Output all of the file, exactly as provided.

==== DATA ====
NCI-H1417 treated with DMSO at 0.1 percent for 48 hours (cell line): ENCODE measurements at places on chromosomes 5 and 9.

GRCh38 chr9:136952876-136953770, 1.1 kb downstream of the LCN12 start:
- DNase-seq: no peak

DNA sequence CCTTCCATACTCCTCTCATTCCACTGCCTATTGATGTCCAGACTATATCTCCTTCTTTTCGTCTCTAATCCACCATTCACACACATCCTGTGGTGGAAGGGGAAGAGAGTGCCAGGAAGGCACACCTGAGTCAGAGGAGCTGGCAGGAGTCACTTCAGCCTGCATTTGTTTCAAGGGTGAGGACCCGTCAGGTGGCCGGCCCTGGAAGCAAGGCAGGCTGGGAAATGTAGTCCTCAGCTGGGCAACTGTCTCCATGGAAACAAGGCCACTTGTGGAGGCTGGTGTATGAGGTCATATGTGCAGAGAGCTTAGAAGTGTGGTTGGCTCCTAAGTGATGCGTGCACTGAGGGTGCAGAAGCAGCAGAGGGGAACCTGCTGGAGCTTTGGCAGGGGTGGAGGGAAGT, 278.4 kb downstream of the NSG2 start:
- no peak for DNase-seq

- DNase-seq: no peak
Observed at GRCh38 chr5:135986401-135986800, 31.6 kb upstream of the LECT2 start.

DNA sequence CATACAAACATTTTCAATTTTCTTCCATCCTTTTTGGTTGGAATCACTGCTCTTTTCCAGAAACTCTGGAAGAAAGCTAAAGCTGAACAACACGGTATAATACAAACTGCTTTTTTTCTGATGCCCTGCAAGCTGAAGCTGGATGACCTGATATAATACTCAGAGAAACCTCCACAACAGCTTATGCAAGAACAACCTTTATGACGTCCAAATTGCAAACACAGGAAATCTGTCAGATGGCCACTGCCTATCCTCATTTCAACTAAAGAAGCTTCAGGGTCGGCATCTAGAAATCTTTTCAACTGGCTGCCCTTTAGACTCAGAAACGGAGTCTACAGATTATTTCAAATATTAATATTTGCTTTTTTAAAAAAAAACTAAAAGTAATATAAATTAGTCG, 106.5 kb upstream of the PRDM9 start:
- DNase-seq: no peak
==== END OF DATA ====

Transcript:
NCI-H1417 treated with DMSO at 0.1 percent for 48 hours (cell line): ENCODE measurements at places on chromosomes 5 and 9.

GRCh38 chr9:136952876-136953770, 1.1 kb downstream of the LCN12 start:
- DNase-seq: no peak

DNA sequence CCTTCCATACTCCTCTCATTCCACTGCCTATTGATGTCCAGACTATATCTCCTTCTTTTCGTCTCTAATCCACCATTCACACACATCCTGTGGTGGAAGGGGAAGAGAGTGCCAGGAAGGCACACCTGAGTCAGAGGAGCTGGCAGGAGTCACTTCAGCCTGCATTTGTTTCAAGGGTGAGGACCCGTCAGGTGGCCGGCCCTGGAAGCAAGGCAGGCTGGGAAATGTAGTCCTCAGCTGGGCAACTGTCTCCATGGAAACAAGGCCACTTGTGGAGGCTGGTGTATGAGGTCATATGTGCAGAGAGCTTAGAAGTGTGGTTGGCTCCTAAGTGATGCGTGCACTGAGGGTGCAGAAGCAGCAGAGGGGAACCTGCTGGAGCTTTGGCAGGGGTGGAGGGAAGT, 278.4 kb downstream of the NSG2 start:
- no peak for DNase-seq

- DNase-seq: no peak
Observed at GRCh38 chr5:135986401-135986800, 31.6 kb upstream of the LECT2 start.

DNA sequence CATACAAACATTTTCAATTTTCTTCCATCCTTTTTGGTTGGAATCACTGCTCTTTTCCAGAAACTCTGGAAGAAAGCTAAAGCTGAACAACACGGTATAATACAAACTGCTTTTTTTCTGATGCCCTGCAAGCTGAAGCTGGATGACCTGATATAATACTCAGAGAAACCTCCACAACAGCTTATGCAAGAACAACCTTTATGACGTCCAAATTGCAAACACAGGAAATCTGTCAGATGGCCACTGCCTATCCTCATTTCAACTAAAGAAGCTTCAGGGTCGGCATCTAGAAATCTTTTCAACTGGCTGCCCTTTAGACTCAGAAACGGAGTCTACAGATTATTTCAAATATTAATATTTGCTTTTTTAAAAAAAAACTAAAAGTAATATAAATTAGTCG, 106.5 kb upstream of the PRDM9 start:
- DNase-seq: no peak